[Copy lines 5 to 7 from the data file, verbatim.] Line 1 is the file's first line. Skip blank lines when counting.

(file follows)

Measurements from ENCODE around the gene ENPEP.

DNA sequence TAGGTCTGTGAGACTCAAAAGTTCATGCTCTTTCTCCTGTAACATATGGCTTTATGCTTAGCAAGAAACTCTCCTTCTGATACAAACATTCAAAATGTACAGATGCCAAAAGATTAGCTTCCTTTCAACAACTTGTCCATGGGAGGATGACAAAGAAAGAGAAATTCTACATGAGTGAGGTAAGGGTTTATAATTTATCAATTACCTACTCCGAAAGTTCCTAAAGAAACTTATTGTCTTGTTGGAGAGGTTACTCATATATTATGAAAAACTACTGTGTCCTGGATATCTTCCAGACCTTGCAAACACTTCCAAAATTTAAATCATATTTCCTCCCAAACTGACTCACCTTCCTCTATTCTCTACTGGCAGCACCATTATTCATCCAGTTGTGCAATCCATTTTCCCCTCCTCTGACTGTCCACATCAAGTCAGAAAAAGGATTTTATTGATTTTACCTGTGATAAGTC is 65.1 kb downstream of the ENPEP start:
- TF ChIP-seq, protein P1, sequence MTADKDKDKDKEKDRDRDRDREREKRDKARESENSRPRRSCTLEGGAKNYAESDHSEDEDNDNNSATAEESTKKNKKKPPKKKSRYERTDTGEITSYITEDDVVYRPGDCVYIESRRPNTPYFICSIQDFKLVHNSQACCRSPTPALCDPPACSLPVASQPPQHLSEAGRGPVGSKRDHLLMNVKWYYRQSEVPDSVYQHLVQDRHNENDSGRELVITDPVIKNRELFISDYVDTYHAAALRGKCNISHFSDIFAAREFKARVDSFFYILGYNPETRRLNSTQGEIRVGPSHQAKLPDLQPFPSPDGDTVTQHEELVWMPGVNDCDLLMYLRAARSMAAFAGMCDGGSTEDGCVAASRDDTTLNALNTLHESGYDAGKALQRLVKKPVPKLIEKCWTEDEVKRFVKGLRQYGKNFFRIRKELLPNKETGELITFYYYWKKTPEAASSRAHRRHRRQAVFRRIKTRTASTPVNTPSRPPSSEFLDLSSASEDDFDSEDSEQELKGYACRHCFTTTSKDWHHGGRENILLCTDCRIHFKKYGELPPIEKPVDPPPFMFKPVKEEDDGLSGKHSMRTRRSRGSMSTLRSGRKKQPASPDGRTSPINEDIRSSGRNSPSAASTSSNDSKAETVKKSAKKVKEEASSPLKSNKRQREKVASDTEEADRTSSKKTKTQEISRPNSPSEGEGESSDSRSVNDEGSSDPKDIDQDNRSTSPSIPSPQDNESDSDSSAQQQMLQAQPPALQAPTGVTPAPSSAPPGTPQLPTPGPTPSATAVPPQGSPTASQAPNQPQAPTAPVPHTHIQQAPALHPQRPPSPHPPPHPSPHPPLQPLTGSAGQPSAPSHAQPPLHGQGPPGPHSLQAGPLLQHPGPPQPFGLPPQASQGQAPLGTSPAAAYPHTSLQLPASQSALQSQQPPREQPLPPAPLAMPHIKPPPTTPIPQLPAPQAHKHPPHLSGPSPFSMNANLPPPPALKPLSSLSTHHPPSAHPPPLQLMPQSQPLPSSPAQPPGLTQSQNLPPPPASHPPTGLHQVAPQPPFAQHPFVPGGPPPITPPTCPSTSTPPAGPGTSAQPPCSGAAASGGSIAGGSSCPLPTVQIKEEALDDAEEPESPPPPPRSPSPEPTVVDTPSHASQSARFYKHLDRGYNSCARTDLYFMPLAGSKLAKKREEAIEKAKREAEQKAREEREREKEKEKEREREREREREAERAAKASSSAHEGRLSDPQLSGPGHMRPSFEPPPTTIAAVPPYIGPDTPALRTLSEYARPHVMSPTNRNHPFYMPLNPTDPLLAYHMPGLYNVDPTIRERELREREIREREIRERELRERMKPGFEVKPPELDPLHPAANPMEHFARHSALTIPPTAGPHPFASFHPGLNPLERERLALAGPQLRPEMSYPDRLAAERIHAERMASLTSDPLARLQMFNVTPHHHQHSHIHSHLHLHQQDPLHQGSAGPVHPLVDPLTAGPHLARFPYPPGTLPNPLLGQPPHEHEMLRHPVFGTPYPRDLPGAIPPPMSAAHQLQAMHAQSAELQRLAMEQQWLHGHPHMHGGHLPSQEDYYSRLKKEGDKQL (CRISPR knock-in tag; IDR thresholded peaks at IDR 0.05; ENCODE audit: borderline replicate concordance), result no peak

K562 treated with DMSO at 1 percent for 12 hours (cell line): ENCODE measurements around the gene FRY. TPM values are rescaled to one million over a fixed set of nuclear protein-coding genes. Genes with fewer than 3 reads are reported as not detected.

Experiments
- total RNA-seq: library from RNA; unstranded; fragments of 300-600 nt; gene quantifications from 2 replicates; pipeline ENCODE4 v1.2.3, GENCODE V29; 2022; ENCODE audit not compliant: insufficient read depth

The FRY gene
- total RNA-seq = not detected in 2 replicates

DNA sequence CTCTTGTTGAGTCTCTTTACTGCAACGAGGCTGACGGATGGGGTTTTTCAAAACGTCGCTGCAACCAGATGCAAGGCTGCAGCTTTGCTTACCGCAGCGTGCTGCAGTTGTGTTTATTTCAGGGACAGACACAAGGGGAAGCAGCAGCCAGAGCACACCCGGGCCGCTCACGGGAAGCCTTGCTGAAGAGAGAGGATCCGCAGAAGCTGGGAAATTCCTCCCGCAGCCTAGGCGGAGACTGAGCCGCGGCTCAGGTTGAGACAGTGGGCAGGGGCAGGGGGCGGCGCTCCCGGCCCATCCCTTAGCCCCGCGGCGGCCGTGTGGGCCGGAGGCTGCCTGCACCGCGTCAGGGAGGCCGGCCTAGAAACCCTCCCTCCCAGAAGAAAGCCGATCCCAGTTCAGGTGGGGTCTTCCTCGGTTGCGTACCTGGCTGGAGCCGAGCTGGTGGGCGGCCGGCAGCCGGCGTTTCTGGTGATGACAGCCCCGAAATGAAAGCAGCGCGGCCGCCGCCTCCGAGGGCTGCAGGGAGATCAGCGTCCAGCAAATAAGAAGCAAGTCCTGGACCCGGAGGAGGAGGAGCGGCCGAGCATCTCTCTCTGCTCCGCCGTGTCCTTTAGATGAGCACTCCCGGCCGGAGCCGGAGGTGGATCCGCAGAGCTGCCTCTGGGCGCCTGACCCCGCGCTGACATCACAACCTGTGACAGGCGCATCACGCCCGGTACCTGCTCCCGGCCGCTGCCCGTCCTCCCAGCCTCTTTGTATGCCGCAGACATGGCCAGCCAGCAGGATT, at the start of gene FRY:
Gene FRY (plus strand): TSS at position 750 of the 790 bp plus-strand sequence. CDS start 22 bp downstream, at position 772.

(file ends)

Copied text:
Experiments
- total RNA-seq: library from RNA; unstranded; fragments of 300-600 nt; gene quantifications from 2 replicates; pipeline ENCODE4 v1.2.3, GENCODE V29; 2022; ENCODE audit not compliant: insufficient read depth

The FRY gene